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Introduction and testing of an alternative control approach for a robotic prosthetic arm.

Griggs L, Fahimi F - Open Biomed Eng J (2014)

Bottom Line: An experimental 4DOF robotic arm was used as the platform for testing the proposed control approach.The two control methodologies, joint control and Cartesian control, were tested on five able-bodied human subjects.Improvement of one control methodology over the other was measured by the time it took for the subjects to complete a simple motor task.

View Article: PubMed Central - PubMed

Affiliation: Mechanical & Aerospace Engineering University of Alabama in Huntsville, Huntsville, 35899 Alabama, USA.

ABSTRACT
Commercially available robotic prosthetic arms currently use independent joint control. An alternative controller involving only control of the hand in a Cartesian frame rather than controlling each joint independently is proposed and tested. An experimental 4DOF robotic arm was used as the platform for testing the proposed control approach. As opposed to joint control, Cartesian control requires the solution to the inverse kinematics problem. The inverse kinematics solution was developed for the robotic arm using the extended Jacobian method. The two control methodologies, joint control and Cartesian control, were tested on five able-bodied human subjects. Improvement of one control methodology over the other was measured by the time it took for the subjects to complete a simple motor task. The timed trial results indicated that Cartesian control was both more intuitive and more effective than joint control. So, the results suggest that much improvement can be achieved by using the proposed Cartesian control methodology.

No MeSH data available.


Related in: MedlinePlus

AX-12 Smart Arm Denavit-Hartenberg link frameassignment [16]. z 's are the unit vectors point along the joint's axisof rotation. x 's are the unit vectors pointing to the orientation ofthe next frame.
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Figure 6: AX-12 Smart Arm Denavit-Hartenberg link frameassignment [16]. z 's are the unit vectors point along the joint's axisof rotation. x 's are the unit vectors pointing to the orientation ofthe next frame.

Mentions: The frames that are affixed to the AX-12 Smart Arm are shown in Fig. (6). Frame 0 is attached to the patient's body. Frames 1 to 4 are attached to links 1 to 4, respectively. Frame 5, which is considered the tool frame, is also attached to link 4 (the gripper, or the hand). However, its origin is located at the center of the gripper (the hand). The Denavit-Hartenberg (DH) parameters of the assigned frames are listed in Table 1. Using the DH parameters, one can find the 3×3 rotation matrices that map any vector expressed in an upper frame to a lower frame i-1. Such rotation matrices are noted by ,Rii−1where i=1,...,5 (see [16]).


Introduction and testing of an alternative control approach for a robotic prosthetic arm.

Griggs L, Fahimi F - Open Biomed Eng J (2014)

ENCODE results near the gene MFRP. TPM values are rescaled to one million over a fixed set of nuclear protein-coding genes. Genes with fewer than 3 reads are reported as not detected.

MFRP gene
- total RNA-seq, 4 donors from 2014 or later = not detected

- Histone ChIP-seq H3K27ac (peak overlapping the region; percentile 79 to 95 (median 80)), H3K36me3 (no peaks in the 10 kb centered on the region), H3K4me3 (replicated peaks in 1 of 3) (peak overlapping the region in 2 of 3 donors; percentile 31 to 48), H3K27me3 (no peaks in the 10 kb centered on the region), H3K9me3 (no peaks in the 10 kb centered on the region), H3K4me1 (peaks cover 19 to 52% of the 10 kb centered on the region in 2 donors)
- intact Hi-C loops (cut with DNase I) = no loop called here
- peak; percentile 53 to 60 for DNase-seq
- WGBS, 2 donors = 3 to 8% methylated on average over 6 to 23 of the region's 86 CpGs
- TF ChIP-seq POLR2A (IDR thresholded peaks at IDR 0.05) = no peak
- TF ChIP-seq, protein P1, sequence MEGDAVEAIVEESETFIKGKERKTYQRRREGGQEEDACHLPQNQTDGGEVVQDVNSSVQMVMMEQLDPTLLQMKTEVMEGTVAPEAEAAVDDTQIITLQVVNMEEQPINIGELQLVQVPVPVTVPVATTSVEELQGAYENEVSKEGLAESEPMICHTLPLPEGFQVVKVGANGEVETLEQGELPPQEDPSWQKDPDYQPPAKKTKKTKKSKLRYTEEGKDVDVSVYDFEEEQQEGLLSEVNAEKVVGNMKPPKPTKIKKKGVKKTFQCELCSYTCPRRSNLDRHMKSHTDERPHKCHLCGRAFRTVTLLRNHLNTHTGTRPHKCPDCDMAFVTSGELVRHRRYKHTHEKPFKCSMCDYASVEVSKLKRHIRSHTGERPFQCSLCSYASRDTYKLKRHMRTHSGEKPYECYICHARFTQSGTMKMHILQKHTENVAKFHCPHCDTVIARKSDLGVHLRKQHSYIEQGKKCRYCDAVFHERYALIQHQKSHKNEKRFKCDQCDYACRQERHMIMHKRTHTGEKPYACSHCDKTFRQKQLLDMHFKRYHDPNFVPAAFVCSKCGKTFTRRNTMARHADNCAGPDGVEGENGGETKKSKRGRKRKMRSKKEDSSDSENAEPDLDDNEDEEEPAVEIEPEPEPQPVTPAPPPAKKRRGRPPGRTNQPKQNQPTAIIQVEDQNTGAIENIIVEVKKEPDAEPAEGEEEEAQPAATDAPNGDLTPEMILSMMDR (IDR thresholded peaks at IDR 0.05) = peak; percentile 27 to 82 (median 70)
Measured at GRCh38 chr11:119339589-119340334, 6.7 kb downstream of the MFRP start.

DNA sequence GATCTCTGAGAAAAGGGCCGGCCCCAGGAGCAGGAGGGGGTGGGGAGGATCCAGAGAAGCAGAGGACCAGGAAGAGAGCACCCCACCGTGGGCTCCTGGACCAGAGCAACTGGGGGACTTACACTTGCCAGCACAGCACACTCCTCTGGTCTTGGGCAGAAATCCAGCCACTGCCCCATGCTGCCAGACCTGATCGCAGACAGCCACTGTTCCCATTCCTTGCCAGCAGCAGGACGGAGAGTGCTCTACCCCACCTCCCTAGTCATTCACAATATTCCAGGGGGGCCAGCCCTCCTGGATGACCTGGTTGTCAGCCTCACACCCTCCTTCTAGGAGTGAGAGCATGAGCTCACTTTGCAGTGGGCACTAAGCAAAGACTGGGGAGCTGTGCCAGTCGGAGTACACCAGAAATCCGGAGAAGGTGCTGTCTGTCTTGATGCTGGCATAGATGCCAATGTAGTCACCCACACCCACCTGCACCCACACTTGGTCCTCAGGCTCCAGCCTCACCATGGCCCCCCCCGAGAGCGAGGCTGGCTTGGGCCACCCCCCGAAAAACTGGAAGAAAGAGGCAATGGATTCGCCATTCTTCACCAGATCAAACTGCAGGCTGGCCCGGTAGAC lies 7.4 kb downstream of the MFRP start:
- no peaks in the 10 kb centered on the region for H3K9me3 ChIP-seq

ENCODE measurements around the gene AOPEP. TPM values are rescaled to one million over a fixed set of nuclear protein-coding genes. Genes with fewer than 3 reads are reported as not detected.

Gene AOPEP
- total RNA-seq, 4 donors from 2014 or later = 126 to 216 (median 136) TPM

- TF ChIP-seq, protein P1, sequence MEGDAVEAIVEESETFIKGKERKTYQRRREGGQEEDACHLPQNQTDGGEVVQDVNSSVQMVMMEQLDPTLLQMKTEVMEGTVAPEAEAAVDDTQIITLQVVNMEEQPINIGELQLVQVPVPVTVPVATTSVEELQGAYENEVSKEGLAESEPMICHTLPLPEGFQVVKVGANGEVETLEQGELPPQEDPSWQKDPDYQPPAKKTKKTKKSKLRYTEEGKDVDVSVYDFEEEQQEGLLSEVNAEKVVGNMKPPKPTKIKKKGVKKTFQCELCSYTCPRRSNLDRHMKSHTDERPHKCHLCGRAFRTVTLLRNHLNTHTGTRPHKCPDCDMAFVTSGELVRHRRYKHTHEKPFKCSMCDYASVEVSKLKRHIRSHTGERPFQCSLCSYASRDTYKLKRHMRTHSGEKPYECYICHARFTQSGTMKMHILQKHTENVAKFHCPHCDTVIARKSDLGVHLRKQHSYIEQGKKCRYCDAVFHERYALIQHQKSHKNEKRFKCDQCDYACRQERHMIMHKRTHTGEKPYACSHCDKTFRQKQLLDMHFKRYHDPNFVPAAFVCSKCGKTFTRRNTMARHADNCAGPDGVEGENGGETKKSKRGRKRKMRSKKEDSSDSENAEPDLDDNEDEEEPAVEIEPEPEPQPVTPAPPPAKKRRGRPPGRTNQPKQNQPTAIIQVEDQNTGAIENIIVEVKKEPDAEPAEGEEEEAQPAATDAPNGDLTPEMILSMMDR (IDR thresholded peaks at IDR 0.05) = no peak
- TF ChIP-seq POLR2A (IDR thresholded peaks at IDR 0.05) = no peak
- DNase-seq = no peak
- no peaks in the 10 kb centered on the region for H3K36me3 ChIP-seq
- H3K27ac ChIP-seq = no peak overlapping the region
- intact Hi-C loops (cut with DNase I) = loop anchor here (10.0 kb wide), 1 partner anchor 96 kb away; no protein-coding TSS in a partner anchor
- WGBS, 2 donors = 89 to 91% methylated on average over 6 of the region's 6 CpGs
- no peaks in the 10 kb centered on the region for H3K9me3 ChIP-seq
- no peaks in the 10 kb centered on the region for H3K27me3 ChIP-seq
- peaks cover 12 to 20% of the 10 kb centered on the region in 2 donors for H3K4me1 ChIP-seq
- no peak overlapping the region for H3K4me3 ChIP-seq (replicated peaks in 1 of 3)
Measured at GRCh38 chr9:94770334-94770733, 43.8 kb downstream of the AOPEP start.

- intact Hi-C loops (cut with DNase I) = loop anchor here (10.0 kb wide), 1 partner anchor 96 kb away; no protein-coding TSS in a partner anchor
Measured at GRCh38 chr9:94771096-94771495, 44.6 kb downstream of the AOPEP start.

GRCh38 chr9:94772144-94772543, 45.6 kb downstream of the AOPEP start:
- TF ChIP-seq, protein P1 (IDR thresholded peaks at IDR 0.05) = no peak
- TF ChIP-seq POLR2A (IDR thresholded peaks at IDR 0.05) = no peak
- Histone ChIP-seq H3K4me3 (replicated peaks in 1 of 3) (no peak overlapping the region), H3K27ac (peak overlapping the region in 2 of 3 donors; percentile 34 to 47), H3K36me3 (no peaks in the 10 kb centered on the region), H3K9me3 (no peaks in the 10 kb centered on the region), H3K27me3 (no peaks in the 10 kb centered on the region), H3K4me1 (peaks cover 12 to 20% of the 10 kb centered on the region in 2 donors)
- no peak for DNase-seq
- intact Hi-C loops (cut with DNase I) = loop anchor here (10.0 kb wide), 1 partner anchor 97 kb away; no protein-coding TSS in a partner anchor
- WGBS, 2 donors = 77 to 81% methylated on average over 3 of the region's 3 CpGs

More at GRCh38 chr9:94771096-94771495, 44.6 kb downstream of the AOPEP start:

AX-12 Smart Arm Denavit-Hartenberg link frameassignment [16]. z 's are the unit vectors point along the joint's axisof rotation. x 's are the unit vectors pointing to the orientation ofthe next frame.
© Copyright Policy - open-access
Related In: Results  -  Collection

License
Show All Figures
getmorefigures.php?uid=PMC4231378&req=5

Figure 6: AX-12 Smart Arm Denavit-Hartenberg link frameassignment [16]. z 's are the unit vectors point along the joint's axisof rotation. x 's are the unit vectors pointing to the orientation ofthe next frame.
Mentions: The frames that are affixed to the AX-12 Smart Arm are shown in Fig. (6). Frame 0 is attached to the patient's body. Frames 1 to 4 are attached to links 1 to 4, respectively. Frame 5, which is considered the tool frame, is also attached to link 4 (the gripper, or the hand). However, its origin is located at the center of the gripper (the hand). The Denavit-Hartenberg (DH) parameters of the assigned frames are listed in Table 1. Using the DH parameters, one can find the 3×3 rotation matrices that map any vector expressed in an upper frame to a lower frame i-1. Such rotation matrices are noted by ,Rii−1where i=1,...,5 (see [16]).

Bottom Line: An experimental 4DOF robotic arm was used as the platform for testing the proposed control approach.The two control methodologies, joint control and Cartesian control, were tested on five able-bodied human subjects.Improvement of one control methodology over the other was measured by the time it took for the subjects to complete a simple motor task.

View Article: PubMed Central - PubMed

Affiliation: Mechanical & Aerospace Engineering University of Alabama in Huntsville, Huntsville, 35899 Alabama, USA.

ABSTRACT
Commercially available robotic prosthetic arms currently use independent joint control. An alternative controller involving only control of the hand in a Cartesian frame rather than controlling each joint independently is proposed and tested. An experimental 4DOF robotic arm was used as the platform for testing the proposed control approach. As opposed to joint control, Cartesian control requires the solution to the inverse kinematics problem. The inverse kinematics solution was developed for the robotic arm using the extended Jacobian method. The two control methodologies, joint control and Cartesian control, were tested on five able-bodied human subjects. Improvement of one control methodology over the other was measured by the time it took for the subjects to complete a simple motor task. The timed trial results indicated that Cartesian control was both more intuitive and more effective than joint control. So, the results suggest that much improvement can be achieved by using the proposed Cartesian control methodology.

No MeSH data available.


Related in: MedlinePlus